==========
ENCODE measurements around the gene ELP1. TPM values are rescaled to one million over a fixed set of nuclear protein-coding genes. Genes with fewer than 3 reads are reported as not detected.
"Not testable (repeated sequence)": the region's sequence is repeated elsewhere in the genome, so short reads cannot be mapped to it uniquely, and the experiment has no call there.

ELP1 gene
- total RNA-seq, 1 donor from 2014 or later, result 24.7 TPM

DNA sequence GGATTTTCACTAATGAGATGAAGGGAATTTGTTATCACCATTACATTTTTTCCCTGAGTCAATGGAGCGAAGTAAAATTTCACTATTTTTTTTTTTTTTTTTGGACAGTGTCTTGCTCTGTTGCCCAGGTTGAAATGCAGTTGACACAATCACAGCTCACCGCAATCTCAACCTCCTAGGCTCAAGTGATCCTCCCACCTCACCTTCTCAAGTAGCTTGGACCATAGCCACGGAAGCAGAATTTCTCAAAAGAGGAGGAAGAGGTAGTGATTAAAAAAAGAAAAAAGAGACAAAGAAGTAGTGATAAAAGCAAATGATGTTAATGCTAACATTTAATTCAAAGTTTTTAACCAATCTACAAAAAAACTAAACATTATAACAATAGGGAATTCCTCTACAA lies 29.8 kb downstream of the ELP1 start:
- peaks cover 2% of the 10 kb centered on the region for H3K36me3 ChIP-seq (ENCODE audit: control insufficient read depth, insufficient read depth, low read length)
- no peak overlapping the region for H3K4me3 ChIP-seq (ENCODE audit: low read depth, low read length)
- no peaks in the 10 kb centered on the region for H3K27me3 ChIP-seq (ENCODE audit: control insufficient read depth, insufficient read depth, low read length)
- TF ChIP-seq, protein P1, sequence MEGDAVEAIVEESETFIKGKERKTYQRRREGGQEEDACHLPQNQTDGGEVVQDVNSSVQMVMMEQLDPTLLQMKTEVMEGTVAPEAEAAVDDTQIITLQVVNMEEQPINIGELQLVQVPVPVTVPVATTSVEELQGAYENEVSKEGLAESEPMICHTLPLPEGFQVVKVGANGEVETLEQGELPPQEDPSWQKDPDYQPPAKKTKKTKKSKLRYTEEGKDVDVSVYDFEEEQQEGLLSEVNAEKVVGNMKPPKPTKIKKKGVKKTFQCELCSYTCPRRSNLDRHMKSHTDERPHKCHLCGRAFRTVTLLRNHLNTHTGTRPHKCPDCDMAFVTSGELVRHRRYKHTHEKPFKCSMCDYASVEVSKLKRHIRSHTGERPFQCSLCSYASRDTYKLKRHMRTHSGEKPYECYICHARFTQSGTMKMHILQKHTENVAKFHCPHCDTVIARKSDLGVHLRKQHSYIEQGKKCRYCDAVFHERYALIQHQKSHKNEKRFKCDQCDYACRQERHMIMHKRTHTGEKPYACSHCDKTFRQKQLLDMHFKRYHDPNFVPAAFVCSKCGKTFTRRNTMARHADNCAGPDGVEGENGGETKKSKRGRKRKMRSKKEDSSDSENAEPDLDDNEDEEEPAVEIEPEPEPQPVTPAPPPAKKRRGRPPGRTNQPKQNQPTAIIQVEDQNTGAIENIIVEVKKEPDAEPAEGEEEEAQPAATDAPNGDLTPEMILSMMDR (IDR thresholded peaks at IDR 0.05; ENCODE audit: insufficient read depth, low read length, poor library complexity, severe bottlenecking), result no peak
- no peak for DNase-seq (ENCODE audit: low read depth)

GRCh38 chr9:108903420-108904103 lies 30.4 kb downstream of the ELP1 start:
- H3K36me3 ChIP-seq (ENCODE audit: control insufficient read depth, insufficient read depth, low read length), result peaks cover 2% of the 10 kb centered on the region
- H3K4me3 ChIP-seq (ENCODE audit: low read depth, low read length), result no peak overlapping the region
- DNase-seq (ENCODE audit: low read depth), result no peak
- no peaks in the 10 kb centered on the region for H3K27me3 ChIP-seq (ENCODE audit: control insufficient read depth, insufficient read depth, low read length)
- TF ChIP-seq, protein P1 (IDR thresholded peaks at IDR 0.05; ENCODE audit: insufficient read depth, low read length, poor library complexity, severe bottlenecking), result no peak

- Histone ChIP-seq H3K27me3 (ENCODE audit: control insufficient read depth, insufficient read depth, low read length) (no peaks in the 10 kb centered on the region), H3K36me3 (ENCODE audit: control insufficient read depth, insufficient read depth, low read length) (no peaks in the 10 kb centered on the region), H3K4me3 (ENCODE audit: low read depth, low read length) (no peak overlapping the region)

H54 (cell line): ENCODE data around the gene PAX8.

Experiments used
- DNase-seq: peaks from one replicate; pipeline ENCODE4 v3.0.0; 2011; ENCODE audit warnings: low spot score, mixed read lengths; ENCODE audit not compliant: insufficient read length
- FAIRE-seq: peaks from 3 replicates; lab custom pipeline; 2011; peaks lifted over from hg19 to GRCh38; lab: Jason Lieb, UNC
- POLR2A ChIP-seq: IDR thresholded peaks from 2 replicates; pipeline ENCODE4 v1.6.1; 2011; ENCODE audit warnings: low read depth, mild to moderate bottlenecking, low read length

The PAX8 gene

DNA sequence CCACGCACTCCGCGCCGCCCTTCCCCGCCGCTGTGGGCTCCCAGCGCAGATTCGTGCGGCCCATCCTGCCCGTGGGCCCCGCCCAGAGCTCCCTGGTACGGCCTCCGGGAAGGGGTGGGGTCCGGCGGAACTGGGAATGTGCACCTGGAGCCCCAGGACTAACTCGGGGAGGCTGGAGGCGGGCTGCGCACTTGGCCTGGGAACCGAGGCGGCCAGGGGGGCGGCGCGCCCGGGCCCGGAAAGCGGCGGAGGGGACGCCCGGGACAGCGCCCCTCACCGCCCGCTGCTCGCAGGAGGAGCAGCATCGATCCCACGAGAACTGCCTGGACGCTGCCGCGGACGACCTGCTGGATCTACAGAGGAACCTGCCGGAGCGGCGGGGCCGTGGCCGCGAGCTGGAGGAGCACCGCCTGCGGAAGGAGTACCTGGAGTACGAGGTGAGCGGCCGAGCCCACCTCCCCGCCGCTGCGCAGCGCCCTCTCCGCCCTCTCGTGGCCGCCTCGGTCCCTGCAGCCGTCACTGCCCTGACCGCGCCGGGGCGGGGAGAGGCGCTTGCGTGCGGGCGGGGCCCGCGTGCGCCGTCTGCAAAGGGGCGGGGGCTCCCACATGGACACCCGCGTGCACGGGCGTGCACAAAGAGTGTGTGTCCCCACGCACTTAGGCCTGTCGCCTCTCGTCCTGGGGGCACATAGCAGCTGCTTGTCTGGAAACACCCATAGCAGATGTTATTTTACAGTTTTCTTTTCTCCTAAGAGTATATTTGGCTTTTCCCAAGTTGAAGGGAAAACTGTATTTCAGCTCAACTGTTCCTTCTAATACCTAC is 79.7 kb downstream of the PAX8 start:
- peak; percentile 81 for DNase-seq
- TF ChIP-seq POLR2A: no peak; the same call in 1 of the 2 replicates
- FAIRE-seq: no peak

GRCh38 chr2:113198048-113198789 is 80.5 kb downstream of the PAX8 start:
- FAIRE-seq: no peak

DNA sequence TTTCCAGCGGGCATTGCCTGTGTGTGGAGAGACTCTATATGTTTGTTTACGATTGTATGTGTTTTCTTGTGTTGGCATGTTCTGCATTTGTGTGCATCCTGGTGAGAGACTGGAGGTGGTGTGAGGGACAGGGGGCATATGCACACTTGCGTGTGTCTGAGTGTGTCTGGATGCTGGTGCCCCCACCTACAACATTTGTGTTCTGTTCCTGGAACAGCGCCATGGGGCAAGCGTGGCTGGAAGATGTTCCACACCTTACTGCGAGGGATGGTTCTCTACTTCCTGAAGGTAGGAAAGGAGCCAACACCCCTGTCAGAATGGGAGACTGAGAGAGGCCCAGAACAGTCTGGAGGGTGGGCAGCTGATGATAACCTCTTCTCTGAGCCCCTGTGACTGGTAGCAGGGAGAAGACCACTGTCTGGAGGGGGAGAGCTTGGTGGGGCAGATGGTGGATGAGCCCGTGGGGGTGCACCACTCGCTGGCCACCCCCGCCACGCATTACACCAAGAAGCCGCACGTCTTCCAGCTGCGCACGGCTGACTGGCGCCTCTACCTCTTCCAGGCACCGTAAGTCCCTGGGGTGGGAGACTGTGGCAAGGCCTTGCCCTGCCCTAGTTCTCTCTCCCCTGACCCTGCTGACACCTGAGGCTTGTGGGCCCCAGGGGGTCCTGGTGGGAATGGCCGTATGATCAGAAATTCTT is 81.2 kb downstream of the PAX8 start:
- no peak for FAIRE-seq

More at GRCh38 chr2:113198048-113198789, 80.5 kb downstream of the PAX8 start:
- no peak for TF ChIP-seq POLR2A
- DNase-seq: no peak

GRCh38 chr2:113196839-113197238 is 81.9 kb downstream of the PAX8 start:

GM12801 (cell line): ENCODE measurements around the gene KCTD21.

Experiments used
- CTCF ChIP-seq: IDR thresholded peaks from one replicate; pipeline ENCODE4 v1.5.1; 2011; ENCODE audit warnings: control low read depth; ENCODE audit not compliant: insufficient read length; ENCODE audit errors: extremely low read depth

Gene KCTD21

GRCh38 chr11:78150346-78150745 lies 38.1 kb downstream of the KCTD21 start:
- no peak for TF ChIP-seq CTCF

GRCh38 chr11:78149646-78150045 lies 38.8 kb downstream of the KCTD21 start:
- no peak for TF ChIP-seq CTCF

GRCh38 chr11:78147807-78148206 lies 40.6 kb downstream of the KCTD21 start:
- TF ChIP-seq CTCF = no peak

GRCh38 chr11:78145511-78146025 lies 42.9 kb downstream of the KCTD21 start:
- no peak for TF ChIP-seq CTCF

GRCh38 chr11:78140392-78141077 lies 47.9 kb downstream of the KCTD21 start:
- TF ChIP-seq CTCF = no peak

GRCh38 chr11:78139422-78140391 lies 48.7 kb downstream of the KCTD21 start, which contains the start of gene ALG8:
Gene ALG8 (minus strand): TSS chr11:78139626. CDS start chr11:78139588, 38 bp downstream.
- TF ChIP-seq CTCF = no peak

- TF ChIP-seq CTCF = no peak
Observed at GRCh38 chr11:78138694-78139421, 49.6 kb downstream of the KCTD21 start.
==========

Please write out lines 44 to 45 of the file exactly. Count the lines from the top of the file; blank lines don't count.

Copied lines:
GRCh38 chr11:78147807-78148206 lies 40.6 kb downstream of the KCTD21 start:
- TF ChIP-seq CTCF = no peak